Faster Walking Is Linked to Longer Life for People 75 or Older

Doctors can measure how fast elderly patients walk to help estimate their life expectancy and determine medical care, according to a research analysis.

At age 75, 10-year survival for the fastest men in nine clinical trials was 87 percent compared with 19 percent for the slowest, said researchers led by Stephanie Studenski, a professor of medicine at the University of Pittsburgh, in a statement. For the fastest women that age, such survival was 91 percent compared with 35 percent for the slowest.

Life expectancy varies and shouldn’t be based on age and sex alone, the scientists said. Measuring gait speed may become a tool for predicting patients’ survival and help doctors tailor care, as when deciding to order screening for prostate cancer, Studenski said.

“Health in late life is imperfectly captured by the list of medical conditions you have,” said Studenski, in a telephone interview on Dec. 31. “Walking speed is a simple way to summarize the capacity and function of many of your body’s systems.”

The analysis by Studenski and 18 coauthors was released today by the Journal of the American Medical Association.

Paces ranged from about 1 mile an hour (1.6 kilometers an hour) to more than 3.5 miles an hour in the studies, Studenski said. For every 0.2 miles an hour that walking speed increased, survival rose about 12 percent.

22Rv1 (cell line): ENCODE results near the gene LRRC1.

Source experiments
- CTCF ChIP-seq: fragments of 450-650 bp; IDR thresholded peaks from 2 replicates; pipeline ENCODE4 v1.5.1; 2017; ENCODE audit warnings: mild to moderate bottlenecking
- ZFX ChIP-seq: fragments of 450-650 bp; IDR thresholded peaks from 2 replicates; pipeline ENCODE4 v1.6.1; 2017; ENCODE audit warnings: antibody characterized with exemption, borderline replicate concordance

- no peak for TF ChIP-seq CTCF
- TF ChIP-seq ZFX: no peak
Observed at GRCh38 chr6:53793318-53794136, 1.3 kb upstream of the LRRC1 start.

Walking requires energy and movement control, while demanding work from the heart, lungs, skeleton and other parts of the body, the researchers said. Walking speed can be tested with a stopwatch, from a standing start, over distances as short as 13 feet, according to the report.

13-Foot Test

“Slowing gait may reflect both damaged systems and a high energy cost of walking,” the scientists wrote.

The researchers analyzed nine clinical trials that involved 34,485 community-dwelling adults, ages 65 year or older, who were followed for six to 21 years. Overall 10-year survival was almost 60 percent, while the five-year survival rate was 85 percent.

Predicting survival according to a combination of age, gender and walking speed was as accurate as figures based on age, gender, chronic conditions, smoking history, blood pressure, body mass index and hospitalization, the researchers said.

Estimating Health Status

“Gait speed is a marker of well being,” said Matteo Cesari, the author of journal editorial on the subject, in an e-mail on Dec. 30. “By assessing gait speed in older persons, a physician will be able to immediately obtain an estimate of the patient’s overall health status in terms of expected years to be lived,” said Cesari, who is a geriatrician working as a consultant with Universita Campus Bio-Medico in Rome.

The findings will help doctors decide how to proceed with care, Studenski said.

For instance, prostate cancer screening is limited to men whose life expectancy is at least 10 years. The screening is generally stopped around age 75, as many people that age, even if they develop prostate cancer, are likely to die of another cause before the cancer can become deadly.

Using walking speed, a doctor now may be able to judge which men 75 or older may have a longer life expectancy and should continue the screenings, she said.

“We need better measures to help us individualize care planning for older people,” Studenski said.

The research was funded by the National Institutes of Health.

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